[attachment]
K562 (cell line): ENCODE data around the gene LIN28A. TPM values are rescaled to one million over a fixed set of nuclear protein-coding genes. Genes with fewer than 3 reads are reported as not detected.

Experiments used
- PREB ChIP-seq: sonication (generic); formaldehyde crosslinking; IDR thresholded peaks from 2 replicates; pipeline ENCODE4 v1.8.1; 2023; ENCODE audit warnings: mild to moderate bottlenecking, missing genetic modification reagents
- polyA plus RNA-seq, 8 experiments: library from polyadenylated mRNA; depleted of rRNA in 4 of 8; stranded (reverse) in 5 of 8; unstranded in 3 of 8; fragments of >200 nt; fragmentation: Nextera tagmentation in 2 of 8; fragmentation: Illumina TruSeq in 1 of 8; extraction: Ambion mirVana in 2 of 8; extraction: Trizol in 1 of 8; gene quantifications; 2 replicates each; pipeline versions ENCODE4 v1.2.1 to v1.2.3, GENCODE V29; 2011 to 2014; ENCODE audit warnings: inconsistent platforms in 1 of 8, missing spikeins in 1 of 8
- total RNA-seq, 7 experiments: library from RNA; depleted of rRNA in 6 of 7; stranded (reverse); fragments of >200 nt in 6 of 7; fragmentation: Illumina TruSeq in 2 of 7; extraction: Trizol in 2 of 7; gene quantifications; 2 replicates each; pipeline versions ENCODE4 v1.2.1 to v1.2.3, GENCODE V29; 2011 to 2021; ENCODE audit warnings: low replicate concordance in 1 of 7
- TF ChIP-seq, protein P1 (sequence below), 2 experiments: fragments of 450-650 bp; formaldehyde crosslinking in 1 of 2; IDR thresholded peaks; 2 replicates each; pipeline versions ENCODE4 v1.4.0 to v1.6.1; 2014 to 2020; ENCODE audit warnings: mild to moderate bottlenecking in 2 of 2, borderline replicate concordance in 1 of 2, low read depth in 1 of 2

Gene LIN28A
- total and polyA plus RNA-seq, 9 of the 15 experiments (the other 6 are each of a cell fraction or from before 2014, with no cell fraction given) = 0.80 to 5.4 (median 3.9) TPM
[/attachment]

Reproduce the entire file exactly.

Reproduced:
K562 (cell line): ENCODE data around the gene LIN28A. TPM values are rescaled to one million over a fixed set of nuclear protein-coding genes. Genes with fewer than 3 reads are reported as not detected.

Experiments used
- PREB ChIP-seq: sonication (generic); formaldehyde crosslinking; IDR thresholded peaks from 2 replicates; pipeline ENCODE4 v1.8.1; 2023; ENCODE audit warnings: mild to moderate bottlenecking, missing genetic modification reagents
- polyA plus RNA-seq, 8 experiments: library from polyadenylated mRNA; depleted of rRNA in 4 of 8; stranded (reverse) in 5 of 8; unstranded in 3 of 8; fragments of >200 nt; fragmentation: Nextera tagmentation in 2 of 8; fragmentation: Illumina TruSeq in 1 of 8; extraction: Ambion mirVana in 2 of 8; extraction: Trizol in 1 of 8; gene quantifications; 2 replicates each; pipeline versions ENCODE4 v1.2.1 to v1.2.3, GENCODE V29; 2011 to 2014; ENCODE audit warnings: inconsistent platforms in 1 of 8, missing spikeins in 1 of 8
- total RNA-seq, 7 experiments: library from RNA; depleted of rRNA in 6 of 7; stranded (reverse); fragments of >200 nt in 6 of 7; fragmentation: Illumina TruSeq in 2 of 7; extraction: Trizol in 2 of 7; gene quantifications; 2 replicates each; pipeline versions ENCODE4 v1.2.1 to v1.2.3, GENCODE V29; 2011 to 2021; ENCODE audit warnings: low replicate concordance in 1 of 7
- TF ChIP-seq, protein P1 (sequence below), 2 experiments: fragments of 450-650 bp; formaldehyde crosslinking in 1 of 2; IDR thresholded peaks; 2 replicates each; pipeline versions ENCODE4 v1.4.0 to v1.6.1; 2014 to 2020; ENCODE audit warnings: mild to moderate bottlenecking in 2 of 2, borderline replicate concordance in 1 of 2, low read depth in 1 of 2

Gene LIN28A
- total and polyA plus RNA-seq, 9 of the 15 experiments (the other 6 are each of a cell fraction or from before 2014, with no cell fraction given) = 0.80 to 5.4 (median 3.9) TPM